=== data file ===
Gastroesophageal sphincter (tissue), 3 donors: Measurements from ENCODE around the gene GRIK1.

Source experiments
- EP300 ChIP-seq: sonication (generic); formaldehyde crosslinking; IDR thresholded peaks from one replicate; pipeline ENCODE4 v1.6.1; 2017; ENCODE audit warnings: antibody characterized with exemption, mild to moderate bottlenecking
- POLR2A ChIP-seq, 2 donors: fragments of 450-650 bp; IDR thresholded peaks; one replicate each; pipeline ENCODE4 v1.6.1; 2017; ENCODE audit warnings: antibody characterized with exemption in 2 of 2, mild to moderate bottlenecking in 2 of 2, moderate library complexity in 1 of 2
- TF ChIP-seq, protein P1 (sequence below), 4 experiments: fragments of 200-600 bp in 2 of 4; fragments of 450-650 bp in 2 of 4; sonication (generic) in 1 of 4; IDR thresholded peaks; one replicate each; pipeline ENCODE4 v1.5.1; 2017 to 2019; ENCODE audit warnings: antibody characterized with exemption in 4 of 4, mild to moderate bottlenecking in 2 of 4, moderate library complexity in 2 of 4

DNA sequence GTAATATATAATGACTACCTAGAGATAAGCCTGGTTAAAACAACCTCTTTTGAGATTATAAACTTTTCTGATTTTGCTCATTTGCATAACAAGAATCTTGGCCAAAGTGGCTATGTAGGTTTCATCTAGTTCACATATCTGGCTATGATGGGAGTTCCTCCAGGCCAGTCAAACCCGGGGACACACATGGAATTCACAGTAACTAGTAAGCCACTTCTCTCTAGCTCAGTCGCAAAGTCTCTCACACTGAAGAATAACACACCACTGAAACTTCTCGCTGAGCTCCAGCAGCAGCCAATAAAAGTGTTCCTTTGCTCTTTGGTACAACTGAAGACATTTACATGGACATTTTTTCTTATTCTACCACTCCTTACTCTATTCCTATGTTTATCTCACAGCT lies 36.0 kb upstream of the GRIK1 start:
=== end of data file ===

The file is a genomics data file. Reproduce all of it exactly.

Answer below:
Gastroesophageal sphincter (tissue), 3 donors: Measurements from ENCODE around the gene GRIK1.

Source experiments
- EP300 ChIP-seq: sonication (generic); formaldehyde crosslinking; IDR thresholded peaks from one replicate; pipeline ENCODE4 v1.6.1; 2017; ENCODE audit warnings: antibody characterized with exemption, mild to moderate bottlenecking
- POLR2A ChIP-seq, 2 donors: fragments of 450-650 bp; IDR thresholded peaks; one replicate each; pipeline ENCODE4 v1.6.1; 2017; ENCODE audit warnings: antibody characterized with exemption in 2 of 2, mild to moderate bottlenecking in 2 of 2, moderate library complexity in 1 of 2
- TF ChIP-seq, protein P1 (sequence below), 4 experiments: fragments of 200-600 bp in 2 of 4; fragments of 450-650 bp in 2 of 4; sonication (generic) in 1 of 4; IDR thresholded peaks; one replicate each; pipeline ENCODE4 v1.5.1; 2017 to 2019; ENCODE audit warnings: antibody characterized with exemption in 4 of 4, mild to moderate bottlenecking in 2 of 4, moderate library complexity in 2 of 4

DNA sequence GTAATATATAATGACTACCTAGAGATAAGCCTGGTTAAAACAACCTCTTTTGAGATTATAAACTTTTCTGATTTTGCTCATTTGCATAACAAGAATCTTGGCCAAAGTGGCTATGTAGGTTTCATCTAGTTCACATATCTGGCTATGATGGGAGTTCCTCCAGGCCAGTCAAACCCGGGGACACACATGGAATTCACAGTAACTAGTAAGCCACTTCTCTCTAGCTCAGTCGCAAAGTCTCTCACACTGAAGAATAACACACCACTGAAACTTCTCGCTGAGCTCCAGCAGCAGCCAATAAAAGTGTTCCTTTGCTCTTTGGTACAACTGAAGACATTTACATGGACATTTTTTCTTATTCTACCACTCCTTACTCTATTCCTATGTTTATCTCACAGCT lies 36.0 kb upstream of the GRIK1 start: